From egg pancakes to clay oven rolls, these classic Taiwanese breakfast foods are a must-try – and a huge part of local culture.
As is often said, breakfast is the most important meal of the day; in Taiwan, it just might be the best meal of the day. Breakfast shops are commonplace, and the menus often include everything from the traditional staples, such as Taiwanese omelettes, steamed buns, and scallion pancakes, to more Westernized options, including all kinds of sandwiches, hamburgers, and spaghetti. Students and office workers can be seen in the morning dashing into their local store for a bite on-the-go, often chatting with the owner as the food is being prepared. Here, we introduce three of the classic items you must try, as well as four spots just a hop and a skip away from the Hive Taipei to find them.
6 Best Traditional Taiwanese Breakfast Foods
蛋餅, known as Taiwanese Omelettes, Egg Pancake Rolls, or Egg Pancakes
Perhaps the most common of Taiwanese breakfast food, Taiwanese Omelettes are best described as a combination of thin pieces of pastry (like the offspring of a crepe and a tortilla), and an egg (cooked in the style of an omelette), which are then rolled up into a tube-like shape. One can choose to have it plain or add fillings such as cheese, corn, and pork floss, or even bacon, steak and hash browns.
燒餅油條, known as Clay Oven Rolls with Deep-fried Twisted Dough Sticks, or Eggs
Clay oven rolls, shaped like a submarine sandwich, are usually paired with either deep-fried twisted dough sticks (a rather self-explanatory name) or eggs. Hot and steamy, these are great choices to warm up your mornings.
飯糰, known as Rice Rolls
Though less common in more contemporary-styled breakfast spots, rice rolls can still be found in more traditional stores. Often a combination of sticky rice stuffed with marinated white radish pieces (it tastes much better than it sounds, trust us), an egg, a deep-fried twisted dough stick, and some pork floss (fluffy dried meat). The rice roll is absolutely delicious, and will definitely keep you full.
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蘿蔔糕, known as Turnip/Radish cake
Made from white radish shreds, Taiwanese-style radish cakes are a simple, savoury breakfast staple for locals. With a thin, crispy outer layer and a soft, fluffy interior texture, this pan-fried dish emits a delicate aroma and is often topped with chilli sauce for an extra kick of flavour.
葱油餅, known as Scallion Pancakes
As its name suggests, scallion pancakes are thin pancakes with spring onions baked into the dough. Unlike Western pancakes, however, they are made from dough rather than batter. Often paired with a fried egg, this dish offers crispy, flaky, and lightly chewy goodness in a single bite. One of the most popular and ubiquitous dishes in Taiwan, these can be eaten as a breakfast food or picked up as a street snack.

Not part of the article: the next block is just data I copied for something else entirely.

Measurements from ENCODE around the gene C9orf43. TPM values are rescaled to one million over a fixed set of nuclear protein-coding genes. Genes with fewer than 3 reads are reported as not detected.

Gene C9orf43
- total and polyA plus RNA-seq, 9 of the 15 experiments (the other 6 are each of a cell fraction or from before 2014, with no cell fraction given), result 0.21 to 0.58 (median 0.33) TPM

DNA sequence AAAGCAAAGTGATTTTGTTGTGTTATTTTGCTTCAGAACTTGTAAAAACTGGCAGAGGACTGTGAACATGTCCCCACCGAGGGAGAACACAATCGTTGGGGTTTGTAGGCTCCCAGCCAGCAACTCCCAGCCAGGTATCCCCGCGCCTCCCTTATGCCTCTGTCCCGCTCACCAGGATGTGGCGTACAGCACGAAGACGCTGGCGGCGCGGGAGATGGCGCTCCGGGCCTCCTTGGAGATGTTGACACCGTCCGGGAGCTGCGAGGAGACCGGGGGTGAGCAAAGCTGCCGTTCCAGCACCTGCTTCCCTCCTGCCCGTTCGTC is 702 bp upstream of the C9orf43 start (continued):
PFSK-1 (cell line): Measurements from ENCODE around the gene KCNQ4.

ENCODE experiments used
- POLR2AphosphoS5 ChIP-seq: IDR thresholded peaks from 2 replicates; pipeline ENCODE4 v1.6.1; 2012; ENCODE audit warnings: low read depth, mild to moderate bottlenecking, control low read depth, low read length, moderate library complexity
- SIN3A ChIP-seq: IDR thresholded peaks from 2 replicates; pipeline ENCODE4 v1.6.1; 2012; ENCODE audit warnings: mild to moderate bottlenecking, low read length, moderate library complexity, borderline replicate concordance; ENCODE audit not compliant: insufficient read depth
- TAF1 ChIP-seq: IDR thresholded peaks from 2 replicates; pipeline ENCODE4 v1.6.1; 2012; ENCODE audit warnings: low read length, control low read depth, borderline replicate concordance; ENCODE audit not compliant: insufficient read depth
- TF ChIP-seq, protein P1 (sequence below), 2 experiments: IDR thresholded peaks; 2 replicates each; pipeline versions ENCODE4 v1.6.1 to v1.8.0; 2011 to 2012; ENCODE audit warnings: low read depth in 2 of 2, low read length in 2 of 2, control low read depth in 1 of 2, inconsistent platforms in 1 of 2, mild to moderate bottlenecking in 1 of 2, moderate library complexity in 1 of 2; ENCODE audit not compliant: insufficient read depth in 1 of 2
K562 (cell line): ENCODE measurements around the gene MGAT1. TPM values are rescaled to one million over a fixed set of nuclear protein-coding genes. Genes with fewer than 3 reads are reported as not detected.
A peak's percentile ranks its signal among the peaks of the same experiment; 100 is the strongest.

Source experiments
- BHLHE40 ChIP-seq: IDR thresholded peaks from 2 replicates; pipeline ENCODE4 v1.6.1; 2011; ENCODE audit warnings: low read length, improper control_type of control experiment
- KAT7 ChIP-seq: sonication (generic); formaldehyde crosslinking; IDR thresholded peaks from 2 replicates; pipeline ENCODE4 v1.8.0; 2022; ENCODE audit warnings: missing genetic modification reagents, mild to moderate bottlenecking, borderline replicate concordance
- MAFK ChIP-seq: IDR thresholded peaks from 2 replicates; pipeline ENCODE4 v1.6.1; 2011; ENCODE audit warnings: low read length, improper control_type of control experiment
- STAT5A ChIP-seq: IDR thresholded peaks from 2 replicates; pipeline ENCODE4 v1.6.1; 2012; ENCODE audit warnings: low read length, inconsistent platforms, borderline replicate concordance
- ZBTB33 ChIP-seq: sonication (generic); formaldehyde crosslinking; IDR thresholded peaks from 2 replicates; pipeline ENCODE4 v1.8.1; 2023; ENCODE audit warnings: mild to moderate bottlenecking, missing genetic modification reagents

鍋貼, known as Pan-fried Dumplings
Typically filled with juicy, tender minced pork and swaddled in a thin, golden-brown dough wrapper, Taiwanese pan-fried dumplings are traditionally served with a dipping sauce consisting of vinegar, soy sauce, and sesame oil.
Best Breakfast in Taipei Spots
世界豆漿大王 World Soymilk King
Located just on the outskirts of Taipei, World Soy Milk King, or as it’s more commonly known, Yonghe Soymilk, is the only breakfast place in the city that runs 24/7. Their diverse menu has over 50 items, ranging from classic Taiwanese staples to Hong-Kong-style delicacies, and featuring vegetarian alternatives of the most iconic dishes. They even have a glass display case where they exhibit little models of all their menu items, complete with English and Japanese translations. Their thoughtfulness towards international visitors, long business hours, and authentic, delicious goods make them the perfect place for tourists to dip their toes into the Taiwanese breakfast scene.
No.284, Sec. 2, Yonghe Rd., Yonghe Dist., New Taipei City 23445
阜杭豆漿 Fu Hang Soy Milk
One of the most popular and well-known breakfast places in Taipei, as evidenced by their long, long lines, Fu Hang Soy Milk has been a local favourite since its opening in the 1950s. Their large dining space is extremely rare for breakfast spots and is chock-a-block full of patrons from the moment their doors open at 5:30 am. Their signature dish? Clay oven rolls with deep-fried twisted dough sticks paired with their salty soy milk soup. Though their prices run slightly higher, and a long wait is guaranteed, don’t let that stop you from visiting; it is definitely worth the pilgrimage. P.S. As the line moves very fast, and the menu has no English translation, make sure to have a kind-hearted local or your hotel concierge write your order down on a piece of paper first!
Address: 10050 臺北市中正區忠孝東路１段108號
No.108, Sec. 1, Zhongxiao E. Rd., Zhongzheng Dist., Taipei City 10050
康樂意小吃店 Kang Le Yi Snack Bar
If steamed buns are what you’re after, then no look no further than Kang Le Yi Snack Bar. At their modest storefront, you’ll see locals come in empty-handed but leave with their bags filled to the brim with hand-made buns. Offered in three flavours, meat, meat with vegetables, and red bean paste, these chewy buns are some of the best that Taiwan has to offer.
Address: 10080 臺北市中正區汀州路２段46號
No.46, Sec. 2, Tingzhou Rd., Zhongzheng Dist., Taipei City 10080
蛋餅坊 Bus Eggs Cake House
Situated in suburban Neihu, Bus Eggs Cake House serves piping hot, delicious Taiwanese omelettes in six flavours: original, bacon, ham, corn, pork floss and cheese. A hidden gem that tourists rarely stumble upon, the store is heavily frequented by locals, especially students, in the area. Their store has no dining area, but you can sit while you wait and watch the food get made in their bus-themed kitchen. Or, if you would like to skip the wait, simply call ahead with your request, and your order will be ready to go when you arrive.
Address: 11464 臺北市內湖區內湖路２段193號
No.193, Sec. 2, Neihu Rd., Neihu Dist., Taipei City 11464